This should not be happening and thankfully we are more aware of when it does, so we can warn, avoid and fight against it.

And yet it will continue. Just look at the obsession – yes, including my own on Twitter for mockery purposes – with Kate Middleton’s breeding.

Jason Schreier captured my perspective

Let’s be clear: We’re targeting not really the Royal Family – who might be perfectly nice people – but the weird fact that people care. That the Daily Beast still has a section on its site dedicated to the Monarchy – and not in an historic sense – adds to this.

Sometimes I think we invented fast-traveling, instantaneous information technology for the wrong species. But when I’m made aware of horror stories like Dalelv’s, I can only hope that being more aware might add to us being more pro-active in combating this very stupid views.

UPDATE: Ophelia just posted a more extensive post on Dalelv’s case.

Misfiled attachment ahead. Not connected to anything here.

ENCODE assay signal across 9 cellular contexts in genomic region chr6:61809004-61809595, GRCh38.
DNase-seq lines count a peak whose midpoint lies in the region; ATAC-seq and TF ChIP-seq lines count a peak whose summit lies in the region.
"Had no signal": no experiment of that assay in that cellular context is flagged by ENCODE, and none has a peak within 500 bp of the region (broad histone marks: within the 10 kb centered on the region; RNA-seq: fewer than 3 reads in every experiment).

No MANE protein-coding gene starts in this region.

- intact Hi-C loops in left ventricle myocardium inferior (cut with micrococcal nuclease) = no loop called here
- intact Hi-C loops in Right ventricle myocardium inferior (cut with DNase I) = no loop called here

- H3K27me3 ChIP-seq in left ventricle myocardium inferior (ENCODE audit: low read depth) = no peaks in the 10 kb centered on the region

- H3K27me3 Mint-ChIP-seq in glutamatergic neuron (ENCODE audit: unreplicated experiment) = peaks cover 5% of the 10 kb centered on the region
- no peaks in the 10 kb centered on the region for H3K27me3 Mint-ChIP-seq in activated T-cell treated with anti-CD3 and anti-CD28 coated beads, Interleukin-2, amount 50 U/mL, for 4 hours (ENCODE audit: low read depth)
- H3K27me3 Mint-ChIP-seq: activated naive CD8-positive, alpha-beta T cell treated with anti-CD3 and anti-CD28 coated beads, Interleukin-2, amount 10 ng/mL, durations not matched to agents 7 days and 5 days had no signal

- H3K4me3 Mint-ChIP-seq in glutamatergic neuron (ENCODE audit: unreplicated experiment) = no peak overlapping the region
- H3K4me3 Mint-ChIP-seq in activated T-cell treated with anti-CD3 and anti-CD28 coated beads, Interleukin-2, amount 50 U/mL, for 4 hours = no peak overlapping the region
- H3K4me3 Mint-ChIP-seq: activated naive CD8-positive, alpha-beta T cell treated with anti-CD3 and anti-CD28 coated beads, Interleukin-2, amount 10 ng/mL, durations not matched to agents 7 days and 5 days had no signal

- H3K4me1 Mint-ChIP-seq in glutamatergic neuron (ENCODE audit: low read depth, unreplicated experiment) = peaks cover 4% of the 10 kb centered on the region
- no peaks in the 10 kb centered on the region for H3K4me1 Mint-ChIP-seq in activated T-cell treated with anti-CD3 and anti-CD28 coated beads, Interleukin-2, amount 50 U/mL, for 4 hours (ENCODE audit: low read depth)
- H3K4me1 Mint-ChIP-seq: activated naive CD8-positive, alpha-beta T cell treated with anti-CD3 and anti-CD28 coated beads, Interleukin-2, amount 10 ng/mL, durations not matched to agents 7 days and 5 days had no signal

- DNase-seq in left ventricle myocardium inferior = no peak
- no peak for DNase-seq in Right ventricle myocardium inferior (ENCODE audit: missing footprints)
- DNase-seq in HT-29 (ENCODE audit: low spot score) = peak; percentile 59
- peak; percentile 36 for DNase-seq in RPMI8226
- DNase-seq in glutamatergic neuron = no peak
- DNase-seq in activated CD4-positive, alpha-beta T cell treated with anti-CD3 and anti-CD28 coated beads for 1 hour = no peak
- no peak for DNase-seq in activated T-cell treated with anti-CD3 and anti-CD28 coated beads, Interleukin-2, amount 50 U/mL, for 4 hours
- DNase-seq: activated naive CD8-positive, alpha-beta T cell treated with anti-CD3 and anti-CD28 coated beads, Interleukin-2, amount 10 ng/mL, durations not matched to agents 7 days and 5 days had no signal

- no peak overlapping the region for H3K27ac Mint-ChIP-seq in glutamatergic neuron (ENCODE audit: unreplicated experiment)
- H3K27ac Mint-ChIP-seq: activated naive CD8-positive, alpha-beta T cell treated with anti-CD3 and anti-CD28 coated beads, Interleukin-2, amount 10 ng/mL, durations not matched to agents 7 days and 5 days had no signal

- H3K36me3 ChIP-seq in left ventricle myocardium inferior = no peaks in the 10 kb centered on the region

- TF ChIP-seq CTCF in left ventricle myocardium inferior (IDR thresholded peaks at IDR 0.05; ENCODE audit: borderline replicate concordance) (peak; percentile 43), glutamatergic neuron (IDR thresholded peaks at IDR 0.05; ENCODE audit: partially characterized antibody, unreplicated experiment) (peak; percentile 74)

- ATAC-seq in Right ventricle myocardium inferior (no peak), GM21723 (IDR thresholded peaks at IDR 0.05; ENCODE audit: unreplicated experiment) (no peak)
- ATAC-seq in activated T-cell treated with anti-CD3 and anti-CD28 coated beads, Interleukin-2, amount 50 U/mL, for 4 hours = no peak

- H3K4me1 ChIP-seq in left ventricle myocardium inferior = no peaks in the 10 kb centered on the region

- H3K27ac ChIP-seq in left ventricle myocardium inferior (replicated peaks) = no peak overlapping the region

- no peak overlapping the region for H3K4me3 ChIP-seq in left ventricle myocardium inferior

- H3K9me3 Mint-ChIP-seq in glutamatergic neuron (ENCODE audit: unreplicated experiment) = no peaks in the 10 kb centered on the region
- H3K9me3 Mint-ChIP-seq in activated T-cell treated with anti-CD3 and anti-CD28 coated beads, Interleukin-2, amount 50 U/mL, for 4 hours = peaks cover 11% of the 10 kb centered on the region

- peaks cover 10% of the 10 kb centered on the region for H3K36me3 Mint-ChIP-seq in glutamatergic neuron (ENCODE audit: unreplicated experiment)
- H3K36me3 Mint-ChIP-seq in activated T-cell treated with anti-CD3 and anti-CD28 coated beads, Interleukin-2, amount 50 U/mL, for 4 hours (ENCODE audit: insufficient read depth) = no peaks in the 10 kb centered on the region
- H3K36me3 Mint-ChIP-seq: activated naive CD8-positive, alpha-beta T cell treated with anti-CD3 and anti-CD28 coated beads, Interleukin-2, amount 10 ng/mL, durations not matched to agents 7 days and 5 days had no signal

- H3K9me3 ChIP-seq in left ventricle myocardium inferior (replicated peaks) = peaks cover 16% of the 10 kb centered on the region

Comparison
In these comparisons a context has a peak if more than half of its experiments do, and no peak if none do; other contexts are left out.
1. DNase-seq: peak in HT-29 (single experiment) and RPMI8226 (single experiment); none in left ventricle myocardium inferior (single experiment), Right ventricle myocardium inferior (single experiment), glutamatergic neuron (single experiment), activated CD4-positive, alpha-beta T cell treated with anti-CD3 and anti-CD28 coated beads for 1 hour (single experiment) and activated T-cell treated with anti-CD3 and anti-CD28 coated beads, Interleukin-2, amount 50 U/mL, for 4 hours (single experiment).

White Knight MANifesto

Our plans have been revealed and thus, as Communications Director for the Male Order Brides of the Great FemiNazi Movement, it is my duty to communicate our new rules, as your “freedom” is relinquished from your dirty manhands.

ARTICLE I.

I.         The PCB (Pearl Clutching Brigade) is monitoring all social media, 24/7, in an effort to maintain constant outrage. We need outrage to power our war machines we’ve dubbed Common Decency, Empathy and Conduct. Any and all rape jokes, any and all pictures or details of indecently dressed women, will be targeted, shut down and censored. [Read more…]

We know how this will end

Death – or rather dying – is terrifying for many people. Watching or hearing about a great figure like Mandela – one of the greatest figures and leaders of my country – suffering from the inevitable break down of his old body is difficult. However, at Big Think, I’ve taken issue with much reporting of it and the equally inevitable issues of sensitivities that will arise: Are you sad enough, are you grieving enough, are you respectful enough, etc.